The Walshes’ independence 

Initially there was little to suggest the Walsh family’s trajectory would differ from that of their rough Mannion kin in Snow’s Yard. Soon after his arrival John Walsh was fined for assaulting John Kelly, a farm labourer from Galway. Although Walsh was a building labourer, he and Mary immediately began to making money by taking in lodgers. They ignored the legal regulations and in July 1862 John was fined for keeping an unregistered lodging house. Five years later he was in court again for not whitewashing or cleansing his premises in Snow’s Yard.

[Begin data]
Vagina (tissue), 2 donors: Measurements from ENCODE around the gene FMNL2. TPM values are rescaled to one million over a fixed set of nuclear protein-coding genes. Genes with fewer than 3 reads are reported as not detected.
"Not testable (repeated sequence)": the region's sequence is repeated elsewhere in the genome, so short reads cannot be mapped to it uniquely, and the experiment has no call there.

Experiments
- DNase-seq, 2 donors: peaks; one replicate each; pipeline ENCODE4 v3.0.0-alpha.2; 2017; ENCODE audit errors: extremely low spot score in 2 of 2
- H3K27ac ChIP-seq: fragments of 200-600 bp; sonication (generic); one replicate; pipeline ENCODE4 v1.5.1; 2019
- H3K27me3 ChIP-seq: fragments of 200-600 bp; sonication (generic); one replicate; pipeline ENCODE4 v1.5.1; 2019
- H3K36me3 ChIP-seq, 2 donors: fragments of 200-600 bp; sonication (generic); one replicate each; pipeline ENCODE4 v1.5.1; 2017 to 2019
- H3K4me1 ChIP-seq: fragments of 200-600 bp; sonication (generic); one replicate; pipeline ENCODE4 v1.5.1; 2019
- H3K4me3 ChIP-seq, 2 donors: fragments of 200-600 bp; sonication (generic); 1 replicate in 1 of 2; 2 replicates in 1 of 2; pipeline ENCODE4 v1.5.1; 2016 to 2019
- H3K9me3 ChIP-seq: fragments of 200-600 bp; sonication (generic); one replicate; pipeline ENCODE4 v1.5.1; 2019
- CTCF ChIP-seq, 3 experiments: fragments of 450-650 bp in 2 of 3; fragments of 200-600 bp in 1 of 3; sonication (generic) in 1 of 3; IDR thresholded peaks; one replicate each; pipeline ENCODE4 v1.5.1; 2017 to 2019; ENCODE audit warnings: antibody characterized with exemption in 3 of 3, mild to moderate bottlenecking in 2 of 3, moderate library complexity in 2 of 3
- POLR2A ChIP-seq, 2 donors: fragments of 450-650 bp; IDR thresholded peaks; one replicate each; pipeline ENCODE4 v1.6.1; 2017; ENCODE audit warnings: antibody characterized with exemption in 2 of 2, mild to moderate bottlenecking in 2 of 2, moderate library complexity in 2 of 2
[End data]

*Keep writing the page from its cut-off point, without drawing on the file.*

But John Walsh had another life on the building sites. There he stuck up for workers’ rights. In 1871 the trade unions’ ‘nine-hour day’ campaign swept the country like a bush fire, and John Walsh was involved in an incident in Stafford. [3] In August 1871 he and another Irish man, Thomas Carney, were charged with ‘molesting’ Isaac Rushton, a building foreman. The men were working for Francis Ratcliffe, a builder who employed many Irish workers and was also slum landlord. Rushton had ‘asked’ the workers on site to work overtime, but Walsh and Carney tried to get the men to stick to the nine-hour day. When they were present the men went along with them but they later capitulated under pressure from the foreman. Walsh and Carney responded with ‘a volley of abuses and threats’ against the workers and the foreman. They were charged under the new Criminal Law Amendment Act but avoided prison by agreeing to pay the expenses of the hearing.[4] The case would have confirmed John Walsh’s hostility to the power of the British ruling class both in Ireland and against workers in Britain.